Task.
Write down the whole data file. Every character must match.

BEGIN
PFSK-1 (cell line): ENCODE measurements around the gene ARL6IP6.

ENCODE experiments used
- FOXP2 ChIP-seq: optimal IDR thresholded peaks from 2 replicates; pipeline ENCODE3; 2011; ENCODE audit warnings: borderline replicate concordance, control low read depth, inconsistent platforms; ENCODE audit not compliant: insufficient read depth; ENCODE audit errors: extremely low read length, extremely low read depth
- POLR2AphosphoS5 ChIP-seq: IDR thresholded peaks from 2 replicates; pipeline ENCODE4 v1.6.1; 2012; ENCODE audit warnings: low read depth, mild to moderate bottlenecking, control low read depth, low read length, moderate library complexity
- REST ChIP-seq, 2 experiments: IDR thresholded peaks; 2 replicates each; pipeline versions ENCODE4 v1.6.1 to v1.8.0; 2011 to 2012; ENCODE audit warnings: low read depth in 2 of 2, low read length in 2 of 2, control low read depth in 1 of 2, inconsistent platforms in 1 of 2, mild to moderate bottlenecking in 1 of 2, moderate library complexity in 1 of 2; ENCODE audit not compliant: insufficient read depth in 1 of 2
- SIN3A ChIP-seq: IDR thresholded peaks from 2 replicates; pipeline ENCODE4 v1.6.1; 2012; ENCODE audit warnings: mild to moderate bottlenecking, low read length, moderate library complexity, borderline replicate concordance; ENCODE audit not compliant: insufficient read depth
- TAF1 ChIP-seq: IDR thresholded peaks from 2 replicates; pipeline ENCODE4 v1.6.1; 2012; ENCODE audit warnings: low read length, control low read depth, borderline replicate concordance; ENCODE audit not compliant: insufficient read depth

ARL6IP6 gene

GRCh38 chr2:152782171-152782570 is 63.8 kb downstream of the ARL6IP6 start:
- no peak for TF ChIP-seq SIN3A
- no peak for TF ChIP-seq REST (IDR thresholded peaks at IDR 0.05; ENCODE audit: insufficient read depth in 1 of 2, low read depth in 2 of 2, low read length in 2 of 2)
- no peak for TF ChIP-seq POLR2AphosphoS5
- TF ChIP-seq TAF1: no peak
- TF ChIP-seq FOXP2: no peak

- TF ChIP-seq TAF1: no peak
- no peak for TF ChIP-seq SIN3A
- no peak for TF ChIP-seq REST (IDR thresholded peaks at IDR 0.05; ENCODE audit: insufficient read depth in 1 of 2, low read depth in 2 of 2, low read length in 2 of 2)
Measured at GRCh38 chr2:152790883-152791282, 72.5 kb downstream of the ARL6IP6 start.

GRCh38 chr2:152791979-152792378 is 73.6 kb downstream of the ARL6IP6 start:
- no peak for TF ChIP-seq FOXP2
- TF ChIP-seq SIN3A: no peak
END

PFSK-1 (cell line): ENCODE measurements around the gene ARL6IP6.

ENCODE experiments used
- FOXP2 ChIP-seq: optimal IDR thresholded peaks from 2 replicates; pipeline ENCODE3; 2011; ENCODE audit warnings: borderline replicate concordance, control low read depth, inconsistent platforms; ENCODE audit not compliant: insufficient read depth; ENCODE audit errors: extremely low read length, extremely low read depth
- POLR2AphosphoS5 ChIP-seq: IDR thresholded peaks from 2 replicates; pipeline ENCODE4 v1.6.1; 2012; ENCODE audit warnings: low read depth, mild to moderate bottlenecking, control low read depth, low read length, moderate library complexity
- REST ChIP-seq, 2 experiments: IDR thresholded peaks; 2 replicates each; pipeline versions ENCODE4 v1.6.1 to v1.8.0; 2011 to 2012; ENCODE audit warnings: low read depth in 2 of 2, low read length in 2 of 2, control low read depth in 1 of 2, inconsistent platforms in 1 of 2, mild to moderate bottlenecking in 1 of 2, moderate library complexity in 1 of 2; ENCODE audit not compliant: insufficient read depth in 1 of 2
- SIN3A ChIP-seq: IDR thresholded peaks from 2 replicates; pipeline ENCODE4 v1.6.1; 2012; ENCODE audit warnings: mild to moderate bottlenecking, low read length, moderate library complexity, borderline replicate concordance; ENCODE audit not compliant: insufficient read depth
- TAF1 ChIP-seq: IDR thresholded peaks from 2 replicates; pipeline ENCODE4 v1.6.1; 2012; ENCODE audit warnings: low read length, control low read depth, borderline replicate concordance; ENCODE audit not compliant: insufficient read depth

ARL6IP6 gene

GRCh38 chr2:152782171-152782570 is 63.8 kb downstream of the ARL6IP6 start:
- no peak for TF ChIP-seq SIN3A
- no peak for TF ChIP-seq REST (IDR thresholded peaks at IDR 0.05; ENCODE audit: insufficient read depth in 1 of 2, low read depth in 2 of 2, low read length in 2 of 2)
- no peak for TF ChIP-seq POLR2AphosphoS5
- TF ChIP-seq TAF1: no peak
- TF ChIP-seq FOXP2: no peak

- TF ChIP-seq TAF1: no peak
- no peak for TF ChIP-seq SIN3A
- no peak for TF ChIP-seq REST (IDR thresholded peaks at IDR 0.05; ENCODE audit: insufficient read depth in 1 of 2, low read depth in 2 of 2, low read length in 2 of 2)
Measured at GRCh38 chr2:152790883-152791282, 72.5 kb downstream of the ARL6IP6 start.

GRCh38 chr2:152791979-152792378 is 73.6 kb downstream of the ARL6IP6 start:
- no peak for TF ChIP-seq FOXP2
- TF ChIP-seq SIN3A: no peak